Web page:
Application performance monitoring diagnoses hospital network problems

Application performance monitoring tools help run down hospital network bottlenecks and keep service providers honest.

One of the goals of the federal push for a health IT infrastructure build-out is an interoperable system of health data exchange. That goal tacitly acknowledges a problem that health care CIOs have to deal with daily: The various systems running on hospital networks aren't completely interoperable yet. As providers bring new electronic health record (EHR) systems online, hospital network slowdowns and bottlenecks become more difficult...

to sleuth out.

In some cases, application slowdowns can be a nuisance and a drag on efficiency -- such as when a doctor can't page quickly through an EHR during a patient visit, or the billing staff has to deal with a delay in the reimbursement process. In other types of applications, such as those supporting emergency-room equipment, a slowdown can be a life-or-death problem.

Health care IT leaders at larger facilities now are beginning to see greater value in application performance monitoring tools for another reason: They can play a direct role in achieving meaningful use, said Judy Hanover, an analyst at IDC Health Insights.

"I think performance and uptime and availability really affect adoption of [electronic medical records], and keep things being documented electronically -- and hospitals are really concerned about that," Hanover said. "When they want providers to switch to documenting and ordering electronically, having better performance in those systems make it that much more likely to happen."

These tools, which usually come with dashboard-type interfaces in the data center, also can help track the adoption of EHRs, she added, proof of which is required for federal incentive and reimbursement plans.

Illustrating complexity

Performance monitoring tools keep an eye on data centers' apps and servers, as well as on end-user experiences on local networks or on the Web. Being able to monitor the latter is a secondary benefit of implementing these tools: They become useful in helping reinforce service-level agreements between  hospitals and service providers.

When [hospitals] want providers to switch to documenting and ordering electronically, having better performance in those systems make it that much more likely to happen.

Judy Hanover, analyst, IDC Health Insights

Baptist Health System Inc., a four-hospital system in Birmingham, Ala., is rolling out hosted EHR and practice management services to about 100 doctors regionally, some employed by the system's hospitals, others unaffiliated. The tools can help Baptist Health maintain its performance guarantees with the docs who purchase its IT services.

Baptist Health's EHR implementation illustrates the complexity of health IT systems: Between the EHR and its integrated order-entry, lab reporting and e-prescribing systems (which are served over the Web to doctors at 37 remote locations through the data center and various Internet providers), it's almost impossible to ferret out what causes a slowdown for one doctor when no one else is reporting a problem.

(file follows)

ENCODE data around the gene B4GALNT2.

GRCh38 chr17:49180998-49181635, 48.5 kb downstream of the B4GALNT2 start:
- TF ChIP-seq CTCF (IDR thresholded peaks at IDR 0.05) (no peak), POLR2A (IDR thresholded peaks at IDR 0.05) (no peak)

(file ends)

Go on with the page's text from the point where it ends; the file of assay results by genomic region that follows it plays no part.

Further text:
"When you start looking at downtime or system availability, we struggled," said Baptist Health CTO John West, who uses Compuware Corp.'s Vantage to stay on top of the slowdowns reported by doctors using the health system's EHR services so his team can address them quickly. "If [the EHR system] is up to 98 physicians but down to two, then really, is the system down? To me it's not down, but to them it's down at their clinic. In the past, we didn't have any tools to get that granular."

While the tool can be set to sound alarms when certain apps hit certain low-performance thresholds, its reporting features can show when less serious problems are beginning to develop that can be solved with maintenance during the next scheduled downtime, West said.

Regional EHR providers

According to Larry Angeli, Compuware's vice president of health care solutions, scenarios like Baptist Health's are developing in many U.S. metropolitan areas: A region's major health care provider becomes an EHR provider for ambulatory practices. This setup makes sense for all the parties involved: It's simpler for physicians than hosting their own EHRs, and for the hospital, it helps create a simpler network for local health information exchange.

IDC's Hanover sees similar trends: Her group's current surveys indicate that at least half of smaller health care providers are considering hosted or Software as a Service EHRs, she said.

"The outpatient setting is a much more complex environment" for IT administration than an internal network, Angeli said. "It's important to understand problems before they impact the clinicians. … [I]f there is a slowdown in the network, we can very quickly pinpoint whether it's occurring in the network infrastructure or even in the application itself, so that IT organizations like Baptist [Health's] can identify problems and rectify them before they impact the clinician and, ultimately, patient care."

Let us know what you think about the story; email Don Fluckinger, Features Writer.

This was first published in June 2010

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